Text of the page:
A Conversation for Credit
When you can't repy....
roll koel Started conversation Jan 26, 2000
The concept of credit is based on the idea of being able to instantly obtain a service, product or goods; rather than waiting until you can actually "afford" it outright. Before credit was offered to the masses people had to scrimp and save, which could take months or even years to build up enough savings to purchase what they desired.
But people rarely got into the kind of problems commonly seen in today's society. Turn on the television and you'll see chatshows featuring women who spent £12,000 on clothes shopping only to default the repayments on their five credit cards. Or men who bought a flash car and after three repayments were made redundant.
Different countries have different attitudes to credit. France has laws regarding debt, for example in France it is illegal to operate an overdrawn bank account so these kind of problems rarely arise.
In Australia most people "live" on credit, with massive mortages on their homes, cars and boats. The UK is moving towards this lifestyle, or living in the here and now and worrying about the repayments later.
So what happens when you can't repay?
The first step in the UK is the warning letter. Credit card companies operate a tally of missed repayments and after six misses legal action is taken, depending on the outstanding amount. CCJ (county court judgements) are then made if a satisfactory repayment plan cannot be worked out/ or if the repayee is unwilling to communicate with the lender. The UK has two credit control agencies, Experian and Equifax, who hold information cross-linked to National Insurance numbers, last known address and known name. Organisations like banks and credit card companies have access to this information through computer operated credit systems that "rate" an individual's credit worthiness after checking several criteria.
The bottom line is that if you miss your repayments and end up with a CCJ you will be "blacklisted" by Experian and Equifax. When the mobile phone/mortage/credit card company checks your new application you will be refused and you will not able to get credit for up to four years of the CCJ being served. After this time the CCJ becomes void; but this can be shortened by full repayment of the debt at which point the lender contacts Experian/Equifax and strikes off the CCJ.
The most important thing to do to prevent it going this far is to stay in contact with the lender. If you lose your job or fall ill and can't work then tell them. Most companies are pretty reasonable if you are honest with them and would rather recieve £20 per month for ten years than write off your debt or push it to CCJ status (which costs them extra time and money).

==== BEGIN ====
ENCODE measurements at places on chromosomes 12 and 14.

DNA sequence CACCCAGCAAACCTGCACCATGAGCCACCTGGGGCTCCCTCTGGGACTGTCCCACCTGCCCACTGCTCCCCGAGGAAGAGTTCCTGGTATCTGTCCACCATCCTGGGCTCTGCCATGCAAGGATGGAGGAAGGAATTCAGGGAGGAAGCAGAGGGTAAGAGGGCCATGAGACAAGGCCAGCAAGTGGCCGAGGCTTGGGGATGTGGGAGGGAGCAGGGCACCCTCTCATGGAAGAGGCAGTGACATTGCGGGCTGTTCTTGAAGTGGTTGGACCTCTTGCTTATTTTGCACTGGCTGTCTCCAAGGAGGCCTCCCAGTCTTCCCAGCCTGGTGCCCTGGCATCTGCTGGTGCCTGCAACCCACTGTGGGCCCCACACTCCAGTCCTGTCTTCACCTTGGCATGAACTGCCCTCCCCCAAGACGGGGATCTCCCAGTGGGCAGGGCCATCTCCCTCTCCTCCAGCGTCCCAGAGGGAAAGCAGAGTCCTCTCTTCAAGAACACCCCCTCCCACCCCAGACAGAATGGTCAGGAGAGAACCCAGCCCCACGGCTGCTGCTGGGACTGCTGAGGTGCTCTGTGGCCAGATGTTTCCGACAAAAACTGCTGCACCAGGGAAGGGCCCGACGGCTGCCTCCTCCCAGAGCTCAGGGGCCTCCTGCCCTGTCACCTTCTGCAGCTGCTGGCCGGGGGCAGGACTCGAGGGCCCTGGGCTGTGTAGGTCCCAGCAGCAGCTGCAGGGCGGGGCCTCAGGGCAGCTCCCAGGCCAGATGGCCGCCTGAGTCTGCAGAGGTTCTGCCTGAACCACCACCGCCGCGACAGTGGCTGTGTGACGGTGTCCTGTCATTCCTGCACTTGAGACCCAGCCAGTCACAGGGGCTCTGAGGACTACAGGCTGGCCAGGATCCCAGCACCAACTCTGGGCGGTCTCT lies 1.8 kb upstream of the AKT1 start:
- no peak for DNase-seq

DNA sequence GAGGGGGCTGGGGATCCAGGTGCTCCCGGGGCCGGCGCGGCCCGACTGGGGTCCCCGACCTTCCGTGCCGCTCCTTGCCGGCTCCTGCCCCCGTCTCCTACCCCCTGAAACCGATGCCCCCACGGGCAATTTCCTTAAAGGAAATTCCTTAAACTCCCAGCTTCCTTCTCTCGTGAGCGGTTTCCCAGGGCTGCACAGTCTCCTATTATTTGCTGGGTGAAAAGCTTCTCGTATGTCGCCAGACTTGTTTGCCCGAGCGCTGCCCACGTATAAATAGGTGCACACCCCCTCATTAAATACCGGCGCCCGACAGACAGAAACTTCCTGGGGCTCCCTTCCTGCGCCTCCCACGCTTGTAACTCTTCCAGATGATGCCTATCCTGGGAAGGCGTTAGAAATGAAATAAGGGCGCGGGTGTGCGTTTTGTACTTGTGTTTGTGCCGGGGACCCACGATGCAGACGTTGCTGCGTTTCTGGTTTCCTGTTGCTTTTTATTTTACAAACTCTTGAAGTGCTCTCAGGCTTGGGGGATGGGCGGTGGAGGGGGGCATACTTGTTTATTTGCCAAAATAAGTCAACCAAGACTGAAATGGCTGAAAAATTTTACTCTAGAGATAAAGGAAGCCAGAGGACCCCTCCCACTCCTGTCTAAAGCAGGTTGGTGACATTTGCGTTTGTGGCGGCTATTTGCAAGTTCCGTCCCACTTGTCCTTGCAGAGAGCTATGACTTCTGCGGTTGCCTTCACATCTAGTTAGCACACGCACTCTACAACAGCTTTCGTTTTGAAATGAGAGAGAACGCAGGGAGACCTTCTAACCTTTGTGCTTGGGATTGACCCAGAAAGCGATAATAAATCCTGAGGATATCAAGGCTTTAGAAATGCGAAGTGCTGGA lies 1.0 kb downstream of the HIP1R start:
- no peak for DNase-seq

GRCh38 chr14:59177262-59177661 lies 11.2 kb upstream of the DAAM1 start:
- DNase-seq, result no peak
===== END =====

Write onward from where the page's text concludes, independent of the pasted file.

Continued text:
Credit or Debit?
Flyboy Posted Jan 26, 2000
Not to accuse anyone, but the original article is carefully worded and rings of propoganda. Here in the US it isn't run quite that nice. If you get in debt they give you MORE credit so you can get deeper in debt. The worse your credit rating the more they can charge you in interest and fees. If you hit your credit limit they charge you a fee, then raise the limit. And instead of waiting for you to pay back what you owe, they nickel and dime you to death with fees. When they think they have you tapped out the come and repossess everything.
Some consumers have been able to file bankruptcy to get out from under the thumb of credit card companies, but the companies have been trying to pass legislation that would keep debtors from ever filing bankruptcy to get out of credit card debt. In effect debtors would be indentured servants to the companies. As it is now bankruptcy hurts a person hard enough. It makes it difficult to get credit without lots of fees, makes it harder to get a job, and attaches a bad stigma to every business dealing that person has.
And the credit card companies keep pushing the consumers harder. They have massive drives on college campuses to get college students to sign up for credit. Most students don't have much of an idea how credit cards work and find the instant cashless purchase handy. When they graduate they often have racked up huge debts.
The best way to keep people out of credit trouble is to educate them. The down side is credit card companies are now flooding consumers with 'information' on how to manage credit cards, often encouraging them to use credit cards more.
There are many good consumers out there who use credit cards responsibly, but if you make purchases with your card and pay it off each month before any interest accrues they will either start charging a monthly fee or dump you.
As a final note I have no personal gripes with the credit card industry. I have never had a credit card, but that is due to both the cost of using one and the recent increase in security problems with credit card numbers. I will admit they provide a handy service, but I wonder at what cost to our society.
Credit or Debit?
Jazz Posted Jan 26, 2000
I have a number of credit cards which I find most useful but I make a point of paying off the outstanding amount every month so that I never have to pay interest. Using cards this way you have credit for a little over a month without any cost to yourself other than a small annual fee. Not very long before I was born, if you got into debt you were sent to jail - or if you were lucky you went to Australia|
Credit or Debit?
Voltaire's Frog Posted May 22, 2000
We are the credit generation and I find it very very scary.
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